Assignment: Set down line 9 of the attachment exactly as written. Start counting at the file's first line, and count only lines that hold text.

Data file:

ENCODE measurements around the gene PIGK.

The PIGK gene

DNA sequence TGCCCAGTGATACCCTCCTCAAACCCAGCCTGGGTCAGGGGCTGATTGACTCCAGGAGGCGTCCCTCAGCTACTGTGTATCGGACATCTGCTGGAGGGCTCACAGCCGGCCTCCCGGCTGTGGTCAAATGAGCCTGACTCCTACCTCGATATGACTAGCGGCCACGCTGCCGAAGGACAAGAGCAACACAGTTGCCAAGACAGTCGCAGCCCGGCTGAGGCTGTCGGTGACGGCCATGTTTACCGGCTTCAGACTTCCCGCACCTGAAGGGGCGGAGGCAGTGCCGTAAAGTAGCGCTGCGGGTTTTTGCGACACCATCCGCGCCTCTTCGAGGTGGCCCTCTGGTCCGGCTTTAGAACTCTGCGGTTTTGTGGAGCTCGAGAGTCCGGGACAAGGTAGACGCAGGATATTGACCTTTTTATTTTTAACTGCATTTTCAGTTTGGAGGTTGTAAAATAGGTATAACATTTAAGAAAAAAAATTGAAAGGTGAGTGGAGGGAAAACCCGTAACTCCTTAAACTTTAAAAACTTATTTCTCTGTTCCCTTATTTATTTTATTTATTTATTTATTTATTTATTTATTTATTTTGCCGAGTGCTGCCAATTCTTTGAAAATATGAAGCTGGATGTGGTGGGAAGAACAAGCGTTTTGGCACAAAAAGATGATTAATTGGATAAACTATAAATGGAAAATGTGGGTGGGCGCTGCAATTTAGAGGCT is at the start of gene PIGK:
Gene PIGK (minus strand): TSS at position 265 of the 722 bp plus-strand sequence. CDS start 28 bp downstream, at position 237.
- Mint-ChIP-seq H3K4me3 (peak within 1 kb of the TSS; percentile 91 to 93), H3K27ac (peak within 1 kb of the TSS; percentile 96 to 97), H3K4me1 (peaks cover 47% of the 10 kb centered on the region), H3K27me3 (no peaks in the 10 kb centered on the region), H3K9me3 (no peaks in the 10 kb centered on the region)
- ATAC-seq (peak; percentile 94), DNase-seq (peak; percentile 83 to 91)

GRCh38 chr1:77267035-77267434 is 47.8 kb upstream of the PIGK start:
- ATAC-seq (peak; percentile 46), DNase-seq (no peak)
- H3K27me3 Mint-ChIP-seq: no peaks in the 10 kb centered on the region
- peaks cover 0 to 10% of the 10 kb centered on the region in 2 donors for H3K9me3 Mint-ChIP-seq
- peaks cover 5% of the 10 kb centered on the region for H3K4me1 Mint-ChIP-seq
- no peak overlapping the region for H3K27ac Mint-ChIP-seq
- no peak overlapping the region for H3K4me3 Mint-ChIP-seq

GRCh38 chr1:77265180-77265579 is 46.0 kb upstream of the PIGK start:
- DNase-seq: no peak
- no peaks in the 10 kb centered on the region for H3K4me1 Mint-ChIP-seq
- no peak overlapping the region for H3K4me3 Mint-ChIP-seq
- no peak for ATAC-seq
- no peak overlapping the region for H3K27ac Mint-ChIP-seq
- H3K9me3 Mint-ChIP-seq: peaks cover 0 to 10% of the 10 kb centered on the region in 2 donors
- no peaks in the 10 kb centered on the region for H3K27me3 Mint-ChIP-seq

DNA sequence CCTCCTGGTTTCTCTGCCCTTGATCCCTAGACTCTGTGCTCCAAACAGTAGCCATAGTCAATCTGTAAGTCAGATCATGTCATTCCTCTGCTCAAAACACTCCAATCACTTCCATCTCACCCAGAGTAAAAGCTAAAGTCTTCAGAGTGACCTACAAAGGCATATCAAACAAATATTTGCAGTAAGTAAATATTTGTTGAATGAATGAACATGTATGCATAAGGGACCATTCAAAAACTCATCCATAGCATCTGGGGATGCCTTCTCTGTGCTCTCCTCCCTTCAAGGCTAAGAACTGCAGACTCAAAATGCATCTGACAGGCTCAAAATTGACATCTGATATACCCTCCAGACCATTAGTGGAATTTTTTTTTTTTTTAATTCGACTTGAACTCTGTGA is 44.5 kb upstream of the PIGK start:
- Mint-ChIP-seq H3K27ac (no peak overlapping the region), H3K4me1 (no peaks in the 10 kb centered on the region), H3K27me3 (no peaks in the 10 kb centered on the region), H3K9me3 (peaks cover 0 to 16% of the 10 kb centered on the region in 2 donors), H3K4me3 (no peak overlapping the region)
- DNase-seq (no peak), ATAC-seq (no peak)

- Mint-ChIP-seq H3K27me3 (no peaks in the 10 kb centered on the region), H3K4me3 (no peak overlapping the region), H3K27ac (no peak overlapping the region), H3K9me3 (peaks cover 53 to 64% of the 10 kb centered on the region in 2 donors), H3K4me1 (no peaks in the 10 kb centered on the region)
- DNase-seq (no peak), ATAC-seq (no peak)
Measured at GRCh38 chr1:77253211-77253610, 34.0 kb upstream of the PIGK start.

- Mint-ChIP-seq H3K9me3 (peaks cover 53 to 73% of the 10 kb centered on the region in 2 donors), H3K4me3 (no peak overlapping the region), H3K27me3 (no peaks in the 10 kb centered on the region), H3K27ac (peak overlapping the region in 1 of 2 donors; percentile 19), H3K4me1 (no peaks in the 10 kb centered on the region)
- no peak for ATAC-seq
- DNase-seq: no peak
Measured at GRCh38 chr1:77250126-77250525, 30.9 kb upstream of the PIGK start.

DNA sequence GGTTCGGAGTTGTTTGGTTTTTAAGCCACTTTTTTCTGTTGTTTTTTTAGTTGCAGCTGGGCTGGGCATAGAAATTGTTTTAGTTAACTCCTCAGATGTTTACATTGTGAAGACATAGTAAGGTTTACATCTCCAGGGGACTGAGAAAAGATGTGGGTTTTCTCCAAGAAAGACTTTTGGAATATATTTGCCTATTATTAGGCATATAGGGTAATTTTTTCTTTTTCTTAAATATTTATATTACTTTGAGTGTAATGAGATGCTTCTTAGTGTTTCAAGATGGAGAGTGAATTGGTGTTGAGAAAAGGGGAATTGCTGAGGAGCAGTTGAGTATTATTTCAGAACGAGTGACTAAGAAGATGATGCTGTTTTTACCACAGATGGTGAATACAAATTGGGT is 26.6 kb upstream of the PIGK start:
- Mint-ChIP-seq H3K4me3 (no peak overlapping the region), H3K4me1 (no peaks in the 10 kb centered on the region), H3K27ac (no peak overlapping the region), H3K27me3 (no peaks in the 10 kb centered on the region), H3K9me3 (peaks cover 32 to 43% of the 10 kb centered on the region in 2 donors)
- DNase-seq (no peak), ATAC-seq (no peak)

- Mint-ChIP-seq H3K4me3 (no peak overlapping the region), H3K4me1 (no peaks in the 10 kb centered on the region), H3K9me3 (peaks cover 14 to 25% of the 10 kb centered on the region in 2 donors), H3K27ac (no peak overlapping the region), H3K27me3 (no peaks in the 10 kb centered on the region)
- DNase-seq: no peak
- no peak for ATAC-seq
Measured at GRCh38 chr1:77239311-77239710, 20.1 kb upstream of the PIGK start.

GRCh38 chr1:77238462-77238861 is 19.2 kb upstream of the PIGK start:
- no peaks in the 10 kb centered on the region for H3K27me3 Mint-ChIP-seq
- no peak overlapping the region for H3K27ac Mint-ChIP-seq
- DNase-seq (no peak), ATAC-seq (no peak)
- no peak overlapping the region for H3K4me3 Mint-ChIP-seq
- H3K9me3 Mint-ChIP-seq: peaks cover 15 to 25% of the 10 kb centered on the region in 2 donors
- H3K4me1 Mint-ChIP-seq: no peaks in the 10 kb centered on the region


- H3K27me3 Mint-ChIP-seq: no peaks in the 10 kb centered on the region